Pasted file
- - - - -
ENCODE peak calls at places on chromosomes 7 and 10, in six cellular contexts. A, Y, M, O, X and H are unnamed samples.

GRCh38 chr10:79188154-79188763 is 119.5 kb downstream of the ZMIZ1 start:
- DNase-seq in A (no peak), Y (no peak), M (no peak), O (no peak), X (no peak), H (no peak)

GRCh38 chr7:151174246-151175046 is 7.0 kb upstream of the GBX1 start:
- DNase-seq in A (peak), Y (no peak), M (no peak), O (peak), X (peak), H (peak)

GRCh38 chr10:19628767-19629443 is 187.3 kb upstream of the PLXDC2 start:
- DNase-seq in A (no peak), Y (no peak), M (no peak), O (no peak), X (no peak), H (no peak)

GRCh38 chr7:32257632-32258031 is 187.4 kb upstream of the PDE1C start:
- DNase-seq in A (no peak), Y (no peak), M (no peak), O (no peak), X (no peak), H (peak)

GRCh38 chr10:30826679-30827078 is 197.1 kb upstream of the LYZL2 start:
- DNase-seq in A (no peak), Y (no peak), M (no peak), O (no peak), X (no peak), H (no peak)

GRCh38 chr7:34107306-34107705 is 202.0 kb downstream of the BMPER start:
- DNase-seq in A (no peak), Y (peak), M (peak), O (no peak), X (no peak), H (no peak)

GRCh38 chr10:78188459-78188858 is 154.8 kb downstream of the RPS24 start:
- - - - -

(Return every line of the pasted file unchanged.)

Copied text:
ENCODE peak calls at places on chromosomes 7 and 10, in six cellular contexts. A, Y, M, O, X and H are unnamed samples.

GRCh38 chr10:79188154-79188763 is 119.5 kb downstream of the ZMIZ1 start:
- DNase-seq in A (no peak), Y (no peak), M (no peak), O (no peak), X (no peak), H (no peak)

GRCh38 chr7:151174246-151175046 is 7.0 kb upstream of the GBX1 start:
- DNase-seq in A (peak), Y (no peak), M (no peak), O (peak), X (peak), H (peak)

GRCh38 chr10:19628767-19629443 is 187.3 kb upstream of the PLXDC2 start:
- DNase-seq in A (no peak), Y (no peak), M (no peak), O (no peak), X (no peak), H (no peak)

GRCh38 chr7:32257632-32258031 is 187.4 kb upstream of the PDE1C start:
- DNase-seq in A (no peak), Y (no peak), M (no peak), O (no peak), X (no peak), H (peak)

GRCh38 chr10:30826679-30827078 is 197.1 kb upstream of the LYZL2 start:
- DNase-seq in A (no peak), Y (no peak), M (no peak), O (no peak), X (no peak), H (no peak)

GRCh38 chr7:34107306-34107705 is 202.0 kb downstream of the BMPER start:
- DNase-seq in A (no peak), Y (peak), M (peak), O (no peak), X (no peak), H (no peak)

GRCh38 chr10:78188459-78188858 is 154.8 kb downstream of the RPS24 start: